Dangers of Portfolios
When it comes down to it portfolios are nothing more than a tool. Simply having students put their writing into a folder will not improve their writing. Portfolios have to implemented with your teaching goals in mind. In addition they have to reflect process and critical thinking about writing. However, there are still some possibilities for portfolios to go wrong. Some of those problems can be seen in the interviews with BSU faculty. Two other potential problems with portfolios are discussed below.
Portfolios Must Evolve
Just as we change our teaching pedagogy over time based on research and technological advances in the world of composition, we must change pour methods of portfolio use. We can’t allow portfolios to become a static tool in our classroom. In her article The Portfolios Shifting Self: Possibilities for Assessing Student Learning, Hiedi Estrem explains, “There is a danger that portfolios themselves can turn into more lifeless testing documents rather than living, shifting portraits of learners, classrooms, and programs” (Estrem 125). One new direction portfolios can take is electronic. Is using an electronic portfolios students are able to include digital media that couldn't have been included in one are otherwise. Also, they learn how to construct the website or forum where they are building their portfolio. If using an electronic portfolio you have to remember to teach your students the technology they will need to know to construct this portfolio. While doing this you assist them in learning additional literacies.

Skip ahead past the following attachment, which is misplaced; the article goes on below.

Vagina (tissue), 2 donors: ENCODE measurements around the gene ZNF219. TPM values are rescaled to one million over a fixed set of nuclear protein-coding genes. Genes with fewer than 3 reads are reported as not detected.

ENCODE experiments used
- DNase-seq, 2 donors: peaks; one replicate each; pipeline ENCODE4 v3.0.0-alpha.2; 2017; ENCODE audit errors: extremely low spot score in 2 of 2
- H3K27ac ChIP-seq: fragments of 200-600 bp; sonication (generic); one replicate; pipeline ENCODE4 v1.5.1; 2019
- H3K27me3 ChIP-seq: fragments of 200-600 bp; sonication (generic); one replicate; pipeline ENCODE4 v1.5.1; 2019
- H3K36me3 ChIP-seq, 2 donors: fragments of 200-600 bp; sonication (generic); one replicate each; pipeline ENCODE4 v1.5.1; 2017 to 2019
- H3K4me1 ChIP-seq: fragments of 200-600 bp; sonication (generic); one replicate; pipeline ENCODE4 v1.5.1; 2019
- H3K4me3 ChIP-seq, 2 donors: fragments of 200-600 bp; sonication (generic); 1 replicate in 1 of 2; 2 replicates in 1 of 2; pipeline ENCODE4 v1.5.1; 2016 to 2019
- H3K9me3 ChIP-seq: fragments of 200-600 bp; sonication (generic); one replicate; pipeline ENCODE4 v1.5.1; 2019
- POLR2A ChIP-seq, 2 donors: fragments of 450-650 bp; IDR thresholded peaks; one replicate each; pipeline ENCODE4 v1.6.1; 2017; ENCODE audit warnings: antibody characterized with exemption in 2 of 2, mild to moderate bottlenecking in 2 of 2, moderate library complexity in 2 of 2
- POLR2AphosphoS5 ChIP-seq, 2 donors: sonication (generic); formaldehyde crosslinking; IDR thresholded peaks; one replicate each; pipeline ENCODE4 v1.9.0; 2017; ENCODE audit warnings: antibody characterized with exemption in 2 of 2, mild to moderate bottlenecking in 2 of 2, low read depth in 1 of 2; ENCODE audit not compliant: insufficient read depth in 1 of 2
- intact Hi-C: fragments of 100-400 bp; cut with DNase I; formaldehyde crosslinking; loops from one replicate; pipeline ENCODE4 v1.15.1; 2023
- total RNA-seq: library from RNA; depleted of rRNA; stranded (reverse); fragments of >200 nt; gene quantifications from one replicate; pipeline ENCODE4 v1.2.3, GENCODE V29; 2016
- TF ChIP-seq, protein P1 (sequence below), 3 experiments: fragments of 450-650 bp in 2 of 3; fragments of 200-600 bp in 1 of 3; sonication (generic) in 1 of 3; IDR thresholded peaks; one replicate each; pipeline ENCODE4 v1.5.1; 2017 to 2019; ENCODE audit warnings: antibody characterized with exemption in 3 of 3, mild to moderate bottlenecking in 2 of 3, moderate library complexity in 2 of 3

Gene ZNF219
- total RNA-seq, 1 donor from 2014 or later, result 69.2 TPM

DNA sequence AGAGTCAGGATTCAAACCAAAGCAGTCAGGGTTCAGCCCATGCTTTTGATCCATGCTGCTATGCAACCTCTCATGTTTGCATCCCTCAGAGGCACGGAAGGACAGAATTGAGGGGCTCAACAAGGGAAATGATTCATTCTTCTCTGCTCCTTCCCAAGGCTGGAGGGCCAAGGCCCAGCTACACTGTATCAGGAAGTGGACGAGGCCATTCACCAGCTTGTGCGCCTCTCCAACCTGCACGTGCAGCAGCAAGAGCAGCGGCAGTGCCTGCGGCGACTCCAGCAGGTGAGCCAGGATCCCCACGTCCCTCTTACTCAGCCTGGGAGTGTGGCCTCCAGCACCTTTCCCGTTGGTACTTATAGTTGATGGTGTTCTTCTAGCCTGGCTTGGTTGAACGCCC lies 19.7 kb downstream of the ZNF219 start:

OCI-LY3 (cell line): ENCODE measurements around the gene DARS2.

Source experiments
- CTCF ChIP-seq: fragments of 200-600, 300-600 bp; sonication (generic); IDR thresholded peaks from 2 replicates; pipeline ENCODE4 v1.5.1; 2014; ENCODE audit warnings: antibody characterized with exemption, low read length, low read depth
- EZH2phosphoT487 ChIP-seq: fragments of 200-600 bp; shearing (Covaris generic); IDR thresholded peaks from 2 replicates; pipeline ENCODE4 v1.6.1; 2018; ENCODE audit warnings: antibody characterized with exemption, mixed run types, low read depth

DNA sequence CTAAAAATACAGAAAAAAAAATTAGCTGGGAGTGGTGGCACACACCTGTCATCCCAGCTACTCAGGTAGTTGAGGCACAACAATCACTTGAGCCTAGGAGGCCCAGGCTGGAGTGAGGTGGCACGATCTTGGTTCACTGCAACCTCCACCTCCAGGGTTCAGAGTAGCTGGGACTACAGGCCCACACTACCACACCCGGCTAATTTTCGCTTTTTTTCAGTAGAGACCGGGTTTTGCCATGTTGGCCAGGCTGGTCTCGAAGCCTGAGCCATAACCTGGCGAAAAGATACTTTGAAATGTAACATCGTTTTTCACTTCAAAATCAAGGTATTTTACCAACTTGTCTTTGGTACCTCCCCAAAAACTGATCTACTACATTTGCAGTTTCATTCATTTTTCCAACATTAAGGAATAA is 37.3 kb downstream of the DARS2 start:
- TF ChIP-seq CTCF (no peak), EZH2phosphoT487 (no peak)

In his article Will the Virtues of Portfolios Blind us to their Potential Dangers?, Peter Elbow discusses his worry of holistic scoring of portfolios. Holistic scoring of portfolios often occurs when a writing program uses them in place of an exit exam and grades them department wide in grading sessions. Elbow states, “When a portfolio gives us a pile of diverse pieces by each writer, it is vain to think we can trust a single holistic score that pretends to sum up this diversity of performances by each writer and compare all writers along a single quantitative scale” (45). In the end holistic scoring does the same thing an exit exam does; attempt to box in students, in comparison to each other, into single categories. Elbow states, “Portfolios give us a good indication of what kinds or genres of writing someone is better and worse at…and what skills or abilities someone is better and worse at...Portfolios do not answer, “how good a writer is this student?”(Elbow 45). If this is the case then holistic scoring is not fair to the student.